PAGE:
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The two criteria for determining whether a theory is true or false are logical and material consistency. The employment equation says that the market system is inherently unstable under the usual wage rate adaptation rule and the equation is testable. So you can try at any time to empirically refute it. Ultimately, only testing counts, your opinion is for the birds.

anne
I intended to write something even you could perhaps understand but then I saw it had already been done:

Krugman: “Again, this is just personal, and if you don’t want to know, well, nobody says you have to read this. So yes, I’ve lost a lot of weight (which you can see comparing recent photos with a lot of the pictures around on the interwebs.) I’m not sure exactly how much I weighed when I started taking things in hand — I didn’t want to know — but I believe I’ve lost about 45 pounds, most of it in 2012-2013.”

anne: “Actually, not at all trivial or even personal. ... I really can and do run and walk and otherwise exercise everyday, and I just do not eat unfortunate types or amounts of food. Simply my choice, and evidently it works.”

Deep thoughts of great minds. At last, economics that everybody can understand.

Julio
Your silly argument has already been answered, see ‘The Humpty Dumpty methodology’  and ‘Humpty Dumpty is back again’.

Adamski
When you are happy with Warren Mosler’s economics that’s OK. But for the refutation of MMT better see ‘Modern moronomic theory’.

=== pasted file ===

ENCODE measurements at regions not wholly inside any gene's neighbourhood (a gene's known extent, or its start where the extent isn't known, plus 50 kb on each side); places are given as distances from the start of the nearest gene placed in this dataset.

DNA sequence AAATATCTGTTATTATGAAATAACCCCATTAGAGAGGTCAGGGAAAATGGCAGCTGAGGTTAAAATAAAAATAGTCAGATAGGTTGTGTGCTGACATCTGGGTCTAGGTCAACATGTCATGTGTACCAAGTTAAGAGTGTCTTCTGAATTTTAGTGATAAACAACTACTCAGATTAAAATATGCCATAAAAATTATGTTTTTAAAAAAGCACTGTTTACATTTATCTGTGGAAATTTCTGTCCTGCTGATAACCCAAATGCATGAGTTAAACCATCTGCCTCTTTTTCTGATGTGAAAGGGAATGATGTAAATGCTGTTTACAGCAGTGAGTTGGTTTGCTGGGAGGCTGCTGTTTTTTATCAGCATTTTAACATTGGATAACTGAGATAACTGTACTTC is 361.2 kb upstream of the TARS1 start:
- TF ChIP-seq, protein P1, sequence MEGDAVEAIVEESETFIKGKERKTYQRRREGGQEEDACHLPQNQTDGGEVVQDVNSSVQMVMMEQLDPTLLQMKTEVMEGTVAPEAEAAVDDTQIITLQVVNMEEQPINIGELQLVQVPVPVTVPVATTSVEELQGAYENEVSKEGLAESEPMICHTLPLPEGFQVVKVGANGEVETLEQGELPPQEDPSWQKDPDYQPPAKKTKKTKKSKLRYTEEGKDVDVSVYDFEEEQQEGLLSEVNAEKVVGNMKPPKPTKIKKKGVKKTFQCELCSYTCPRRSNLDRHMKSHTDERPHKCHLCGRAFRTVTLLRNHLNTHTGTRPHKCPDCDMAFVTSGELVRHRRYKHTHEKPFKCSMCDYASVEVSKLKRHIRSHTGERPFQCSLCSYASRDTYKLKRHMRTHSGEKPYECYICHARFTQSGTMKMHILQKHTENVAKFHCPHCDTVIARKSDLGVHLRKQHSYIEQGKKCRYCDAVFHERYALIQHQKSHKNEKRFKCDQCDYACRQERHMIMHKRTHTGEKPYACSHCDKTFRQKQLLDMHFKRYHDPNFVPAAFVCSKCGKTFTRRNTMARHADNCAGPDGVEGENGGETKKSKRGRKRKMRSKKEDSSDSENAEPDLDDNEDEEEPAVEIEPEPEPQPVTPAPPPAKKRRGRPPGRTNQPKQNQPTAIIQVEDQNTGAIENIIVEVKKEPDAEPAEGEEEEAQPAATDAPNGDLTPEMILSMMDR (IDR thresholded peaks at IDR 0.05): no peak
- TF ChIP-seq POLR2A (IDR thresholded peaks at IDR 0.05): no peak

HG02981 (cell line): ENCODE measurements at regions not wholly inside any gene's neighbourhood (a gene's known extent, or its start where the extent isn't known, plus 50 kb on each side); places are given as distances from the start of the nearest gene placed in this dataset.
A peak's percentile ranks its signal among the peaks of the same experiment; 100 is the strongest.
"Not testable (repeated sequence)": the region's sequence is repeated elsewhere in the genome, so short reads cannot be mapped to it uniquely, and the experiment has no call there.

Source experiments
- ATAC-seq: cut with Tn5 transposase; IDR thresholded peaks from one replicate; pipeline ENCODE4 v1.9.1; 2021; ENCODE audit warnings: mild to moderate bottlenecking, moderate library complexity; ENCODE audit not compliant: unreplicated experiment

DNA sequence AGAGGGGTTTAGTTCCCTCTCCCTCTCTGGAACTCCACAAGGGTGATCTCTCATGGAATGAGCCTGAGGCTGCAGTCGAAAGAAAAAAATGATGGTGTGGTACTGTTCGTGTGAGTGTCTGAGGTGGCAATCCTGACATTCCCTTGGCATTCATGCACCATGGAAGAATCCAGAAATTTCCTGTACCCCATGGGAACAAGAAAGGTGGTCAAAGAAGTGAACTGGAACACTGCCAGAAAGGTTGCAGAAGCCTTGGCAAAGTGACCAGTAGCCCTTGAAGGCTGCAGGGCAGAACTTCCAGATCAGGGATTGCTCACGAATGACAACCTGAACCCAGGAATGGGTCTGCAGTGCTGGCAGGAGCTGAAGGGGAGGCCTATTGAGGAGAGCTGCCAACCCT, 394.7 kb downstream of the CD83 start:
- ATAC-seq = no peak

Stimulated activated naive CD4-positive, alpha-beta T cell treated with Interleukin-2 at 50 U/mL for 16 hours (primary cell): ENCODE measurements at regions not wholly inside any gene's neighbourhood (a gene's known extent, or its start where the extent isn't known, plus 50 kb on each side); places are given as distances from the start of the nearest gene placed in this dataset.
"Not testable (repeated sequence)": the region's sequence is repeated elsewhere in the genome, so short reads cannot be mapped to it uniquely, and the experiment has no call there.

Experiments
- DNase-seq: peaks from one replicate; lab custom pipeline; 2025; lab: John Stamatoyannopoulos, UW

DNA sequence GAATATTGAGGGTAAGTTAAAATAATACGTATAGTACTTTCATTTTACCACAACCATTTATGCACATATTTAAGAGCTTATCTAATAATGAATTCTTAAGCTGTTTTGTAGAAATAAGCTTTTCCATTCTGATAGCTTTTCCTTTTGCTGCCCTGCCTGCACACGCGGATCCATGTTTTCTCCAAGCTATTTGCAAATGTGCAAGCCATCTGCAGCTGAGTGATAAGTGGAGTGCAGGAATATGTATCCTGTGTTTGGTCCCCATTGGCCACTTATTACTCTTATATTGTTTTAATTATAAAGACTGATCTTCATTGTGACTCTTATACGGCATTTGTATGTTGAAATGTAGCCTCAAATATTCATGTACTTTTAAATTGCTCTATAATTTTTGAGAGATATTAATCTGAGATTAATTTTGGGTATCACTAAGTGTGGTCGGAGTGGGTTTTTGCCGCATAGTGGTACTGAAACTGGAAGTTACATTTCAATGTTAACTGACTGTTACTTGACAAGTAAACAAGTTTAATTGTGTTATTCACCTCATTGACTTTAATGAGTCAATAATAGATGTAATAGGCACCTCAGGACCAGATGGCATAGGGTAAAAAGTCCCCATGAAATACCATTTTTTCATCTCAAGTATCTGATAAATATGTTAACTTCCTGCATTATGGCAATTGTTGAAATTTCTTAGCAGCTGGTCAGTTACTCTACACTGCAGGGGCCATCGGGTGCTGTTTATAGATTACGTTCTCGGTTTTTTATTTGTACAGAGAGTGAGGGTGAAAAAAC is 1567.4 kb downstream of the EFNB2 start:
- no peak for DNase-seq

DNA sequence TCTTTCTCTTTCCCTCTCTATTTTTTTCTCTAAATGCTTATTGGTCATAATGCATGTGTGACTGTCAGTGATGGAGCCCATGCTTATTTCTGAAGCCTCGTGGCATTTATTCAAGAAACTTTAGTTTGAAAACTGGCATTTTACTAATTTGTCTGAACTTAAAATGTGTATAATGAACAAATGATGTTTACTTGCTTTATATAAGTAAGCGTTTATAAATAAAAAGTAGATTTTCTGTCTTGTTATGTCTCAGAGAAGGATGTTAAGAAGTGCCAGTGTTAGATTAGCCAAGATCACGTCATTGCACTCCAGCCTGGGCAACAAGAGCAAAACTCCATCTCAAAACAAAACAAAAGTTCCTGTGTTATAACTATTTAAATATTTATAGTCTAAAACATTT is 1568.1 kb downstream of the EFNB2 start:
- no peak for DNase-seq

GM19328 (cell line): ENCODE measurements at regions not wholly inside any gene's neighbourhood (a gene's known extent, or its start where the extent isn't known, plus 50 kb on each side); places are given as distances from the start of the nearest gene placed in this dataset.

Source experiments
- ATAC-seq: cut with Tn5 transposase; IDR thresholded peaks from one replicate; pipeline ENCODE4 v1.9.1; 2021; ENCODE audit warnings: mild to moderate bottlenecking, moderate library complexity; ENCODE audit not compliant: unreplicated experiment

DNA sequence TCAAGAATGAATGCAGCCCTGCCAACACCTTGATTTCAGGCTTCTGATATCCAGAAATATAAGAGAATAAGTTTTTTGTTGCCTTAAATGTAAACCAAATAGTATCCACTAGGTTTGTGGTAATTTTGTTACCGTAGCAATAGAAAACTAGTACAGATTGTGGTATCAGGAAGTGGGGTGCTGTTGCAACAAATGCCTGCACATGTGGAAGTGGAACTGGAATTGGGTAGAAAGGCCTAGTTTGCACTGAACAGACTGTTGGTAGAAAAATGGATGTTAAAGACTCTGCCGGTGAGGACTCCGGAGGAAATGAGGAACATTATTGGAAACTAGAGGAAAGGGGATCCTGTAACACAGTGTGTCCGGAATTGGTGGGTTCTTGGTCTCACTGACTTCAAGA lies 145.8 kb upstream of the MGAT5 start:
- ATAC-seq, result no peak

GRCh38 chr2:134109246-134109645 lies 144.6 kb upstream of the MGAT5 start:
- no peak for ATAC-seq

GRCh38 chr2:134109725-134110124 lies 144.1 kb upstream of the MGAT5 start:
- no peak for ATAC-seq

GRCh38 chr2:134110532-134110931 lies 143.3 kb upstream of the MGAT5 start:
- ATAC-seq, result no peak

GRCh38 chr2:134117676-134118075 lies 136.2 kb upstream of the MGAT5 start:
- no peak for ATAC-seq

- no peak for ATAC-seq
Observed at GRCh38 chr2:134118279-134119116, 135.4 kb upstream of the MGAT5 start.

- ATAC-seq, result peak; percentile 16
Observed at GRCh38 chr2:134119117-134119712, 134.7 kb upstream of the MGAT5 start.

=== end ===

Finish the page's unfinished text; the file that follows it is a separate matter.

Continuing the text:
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COMMENT on RGC on May 11

In economics, everything and the exact opposite has already been said sometime, somewhere, by somebody. This exactly is the problem: there is an abundance of opinion and a dearth of knowledge — scientific knowledge, that is: “In order to tell the politicians and practitioners something about causes and best means, the economist needs the true theory or else he has not much more to offer than educated common sense or his personal opinion.” (Stigum, 1991, p. 30)

Economists do not have the true theory and because of this, all economic policy advice has no sound scientific foundation. What economists ever derived from their various models and uttered about monetary/fiscal policy is not different from old Roman haruspicy, i.e. the reading of poultry entrails.

The ultimate reason is that the profit theory is false. This is rather bad for economics’ claim to be a science as one can easily imagine and it holds for example for Keynes (2011a),* Kalecki (2011b), Post-Keynesians (2011c), Krugman (2014).

To rely on these and other orthodox/heterodox economists’ prescriptions for the future of capitalism is as good as relying on a non-swimmer to save a drowning person.


References
Kakarot-Handtke, E. (2011a). Keynes’s Missing Axioms. SSRN Working Paper Series, 1841408: 1–33. URL
Kakarot-Handtke, E. (2011b). What is Wrong With Heterodox Economics? Kalecki’s Profit Theory as an Example. SSRN Working Paper Series, 1845803: 1–9. URL
Kakarot-Handtke, E. (2011c). Why Post Keynesianism is Not Yet a Science. SSRN Working Paper Series, 1966438: 1–20. URL
Kakarot-Handtke, E. (2014). Mr. Keynes, Prof. Krugman, IS-LM, and the End of Economics as We Know It. SSRN Working Paper Series, 2392856: 1–19. URL
Stigum, B. P. (1991). Toward a Formal Science of Economics: The Axiomatic Method in Economics and Econometrics. Cambridge, MA: MIT Press.

* See also post ‘Finalizing the Keynesian Revolution

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REPLY to Longtooth on May 12